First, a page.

When In Doubt, Trust the Trailer

I don’t know about you, but I am rarely influenced by a review for a film that I’ve already decided that I want to see.

How then do I make the decision in the first place, if not by reading the opinions of so-called experts whose opinions I value and trust? First, I take into account the alchemy of cast, director and screenwriter, their track records, news surrounding production, and of course, the plot, especially if it’s based on a book I’ve read and loved.  The coup de grâce is the trailer.

If I enjoy a movie’s trailer, the probability is high that I’ll give the actual film a chance, even if any of the above elements are weak.

Does this formula ever backfire? Pffft. Certainly. How many times have we seen a movie where all of the best jokes or action scenes were in the trailer? I’ve also paid good money to see films that ticked all of the boxes and still turned out to be real turkeys. The Unbearable Lightness of Being (or The Unbearable Length of This Movie, as a friend and I refer to it) comes to mind.  Great book – check. Great cast, including Daniel Day Lewis, Juliette Binoche and Lena Olin – check. Great director (Philip Kaufman) – check.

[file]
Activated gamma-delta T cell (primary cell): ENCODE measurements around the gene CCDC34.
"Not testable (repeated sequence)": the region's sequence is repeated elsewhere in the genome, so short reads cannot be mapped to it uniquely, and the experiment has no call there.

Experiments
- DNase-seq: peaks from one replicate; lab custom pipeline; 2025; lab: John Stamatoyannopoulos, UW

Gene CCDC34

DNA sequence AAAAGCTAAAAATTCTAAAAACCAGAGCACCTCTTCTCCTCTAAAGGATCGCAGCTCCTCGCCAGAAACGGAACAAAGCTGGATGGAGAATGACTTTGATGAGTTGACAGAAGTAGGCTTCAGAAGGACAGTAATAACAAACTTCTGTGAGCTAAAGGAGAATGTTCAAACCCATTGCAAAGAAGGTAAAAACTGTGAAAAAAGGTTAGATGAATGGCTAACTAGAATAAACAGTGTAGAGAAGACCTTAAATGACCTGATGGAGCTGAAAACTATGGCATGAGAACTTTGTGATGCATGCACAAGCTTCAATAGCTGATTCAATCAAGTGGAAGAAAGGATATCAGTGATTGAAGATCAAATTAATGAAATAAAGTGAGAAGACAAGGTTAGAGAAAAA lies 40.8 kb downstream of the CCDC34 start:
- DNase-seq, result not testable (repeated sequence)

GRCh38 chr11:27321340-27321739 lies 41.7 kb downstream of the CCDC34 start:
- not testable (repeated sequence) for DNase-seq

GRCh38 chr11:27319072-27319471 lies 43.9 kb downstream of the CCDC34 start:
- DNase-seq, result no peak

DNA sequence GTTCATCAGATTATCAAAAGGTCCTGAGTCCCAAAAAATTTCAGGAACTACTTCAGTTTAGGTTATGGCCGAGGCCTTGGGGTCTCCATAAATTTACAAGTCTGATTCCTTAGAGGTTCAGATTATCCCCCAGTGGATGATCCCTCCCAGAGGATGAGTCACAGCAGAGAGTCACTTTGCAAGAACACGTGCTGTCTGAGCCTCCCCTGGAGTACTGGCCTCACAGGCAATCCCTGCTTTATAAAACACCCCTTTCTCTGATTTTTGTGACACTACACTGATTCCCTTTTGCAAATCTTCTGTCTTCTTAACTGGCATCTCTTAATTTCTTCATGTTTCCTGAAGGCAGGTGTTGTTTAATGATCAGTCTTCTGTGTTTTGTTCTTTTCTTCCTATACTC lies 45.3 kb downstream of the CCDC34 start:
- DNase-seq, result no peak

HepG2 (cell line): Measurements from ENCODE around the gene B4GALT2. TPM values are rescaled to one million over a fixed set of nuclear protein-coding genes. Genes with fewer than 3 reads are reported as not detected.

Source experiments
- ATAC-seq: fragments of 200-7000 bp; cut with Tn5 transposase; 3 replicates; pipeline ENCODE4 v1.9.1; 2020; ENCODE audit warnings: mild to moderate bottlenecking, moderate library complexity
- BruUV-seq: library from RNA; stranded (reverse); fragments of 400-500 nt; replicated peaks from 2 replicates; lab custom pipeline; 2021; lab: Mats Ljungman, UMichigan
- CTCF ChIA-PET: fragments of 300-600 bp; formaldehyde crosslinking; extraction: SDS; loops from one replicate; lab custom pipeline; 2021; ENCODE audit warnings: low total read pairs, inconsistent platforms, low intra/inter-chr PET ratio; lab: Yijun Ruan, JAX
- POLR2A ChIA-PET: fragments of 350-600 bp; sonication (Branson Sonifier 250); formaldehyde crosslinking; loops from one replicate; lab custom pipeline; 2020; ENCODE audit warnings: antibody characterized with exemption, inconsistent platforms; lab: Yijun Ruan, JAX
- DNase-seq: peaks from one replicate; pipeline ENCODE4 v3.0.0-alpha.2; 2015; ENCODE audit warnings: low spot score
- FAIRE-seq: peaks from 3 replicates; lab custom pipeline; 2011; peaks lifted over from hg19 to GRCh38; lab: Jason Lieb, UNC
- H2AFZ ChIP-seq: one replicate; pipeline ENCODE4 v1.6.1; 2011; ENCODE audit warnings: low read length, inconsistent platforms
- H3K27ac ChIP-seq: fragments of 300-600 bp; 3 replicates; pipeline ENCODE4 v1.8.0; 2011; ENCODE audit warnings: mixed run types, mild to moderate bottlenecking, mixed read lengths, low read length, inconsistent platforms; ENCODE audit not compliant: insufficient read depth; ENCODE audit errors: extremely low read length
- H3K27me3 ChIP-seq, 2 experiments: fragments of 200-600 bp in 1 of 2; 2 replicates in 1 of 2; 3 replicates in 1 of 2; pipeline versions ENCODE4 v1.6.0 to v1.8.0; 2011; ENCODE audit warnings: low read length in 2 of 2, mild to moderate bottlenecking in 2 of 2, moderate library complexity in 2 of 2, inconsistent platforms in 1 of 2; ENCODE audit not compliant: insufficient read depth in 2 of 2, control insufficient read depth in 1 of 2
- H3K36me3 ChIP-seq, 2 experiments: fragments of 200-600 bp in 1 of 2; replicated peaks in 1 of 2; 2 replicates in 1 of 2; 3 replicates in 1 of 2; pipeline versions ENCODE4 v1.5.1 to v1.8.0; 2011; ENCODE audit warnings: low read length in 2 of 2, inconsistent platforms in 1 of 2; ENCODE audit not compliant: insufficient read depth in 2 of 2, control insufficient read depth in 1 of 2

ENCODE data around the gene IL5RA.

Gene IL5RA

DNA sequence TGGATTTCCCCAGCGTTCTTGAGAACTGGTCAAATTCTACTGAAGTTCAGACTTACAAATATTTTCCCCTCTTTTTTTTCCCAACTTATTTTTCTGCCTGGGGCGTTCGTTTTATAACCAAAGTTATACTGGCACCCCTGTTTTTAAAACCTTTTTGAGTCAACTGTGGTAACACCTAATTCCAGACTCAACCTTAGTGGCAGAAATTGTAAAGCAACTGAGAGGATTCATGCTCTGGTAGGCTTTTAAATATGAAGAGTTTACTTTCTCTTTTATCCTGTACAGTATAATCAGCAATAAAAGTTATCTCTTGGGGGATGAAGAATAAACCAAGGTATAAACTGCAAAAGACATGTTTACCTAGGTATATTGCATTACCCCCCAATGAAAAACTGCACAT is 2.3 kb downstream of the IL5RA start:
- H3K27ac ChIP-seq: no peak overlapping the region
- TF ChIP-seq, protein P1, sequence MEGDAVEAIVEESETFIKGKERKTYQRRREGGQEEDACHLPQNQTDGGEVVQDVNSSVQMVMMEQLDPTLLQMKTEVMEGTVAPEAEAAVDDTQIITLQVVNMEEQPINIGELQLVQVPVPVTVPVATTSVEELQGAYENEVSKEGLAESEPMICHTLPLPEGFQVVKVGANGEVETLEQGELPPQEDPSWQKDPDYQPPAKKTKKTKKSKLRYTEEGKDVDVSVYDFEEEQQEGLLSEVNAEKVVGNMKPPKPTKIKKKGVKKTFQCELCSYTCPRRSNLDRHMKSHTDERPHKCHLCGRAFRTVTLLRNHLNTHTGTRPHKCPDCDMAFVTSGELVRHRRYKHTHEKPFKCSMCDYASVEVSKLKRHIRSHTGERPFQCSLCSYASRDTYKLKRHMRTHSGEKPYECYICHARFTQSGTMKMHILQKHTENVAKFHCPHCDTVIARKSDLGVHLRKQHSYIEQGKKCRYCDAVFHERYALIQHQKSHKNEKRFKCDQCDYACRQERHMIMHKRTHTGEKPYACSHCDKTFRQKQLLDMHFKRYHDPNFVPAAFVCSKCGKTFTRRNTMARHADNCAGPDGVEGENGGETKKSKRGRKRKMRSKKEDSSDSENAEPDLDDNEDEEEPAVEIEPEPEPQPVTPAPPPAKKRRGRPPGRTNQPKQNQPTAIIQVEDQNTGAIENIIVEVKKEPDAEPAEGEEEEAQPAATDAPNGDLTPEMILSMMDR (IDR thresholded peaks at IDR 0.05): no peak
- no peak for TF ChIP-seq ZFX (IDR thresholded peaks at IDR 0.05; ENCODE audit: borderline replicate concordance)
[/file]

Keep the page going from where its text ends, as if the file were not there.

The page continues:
Great trailer – check:

Add all of that together and what do you get? Nearly three hours of utter boredom that I will never get back. (You may disagree. Roger Ebert gave it four stars back in 1988.)

You want a more recent example? There are plenty, but how about Dreamcatcher? It was directed by Lawrence Kasdan from a novel by Stephen King with a screenplay by William Goldman, starring Damian Lewis, Jason Lee, Timothy Olyphant and Morgan Freeman.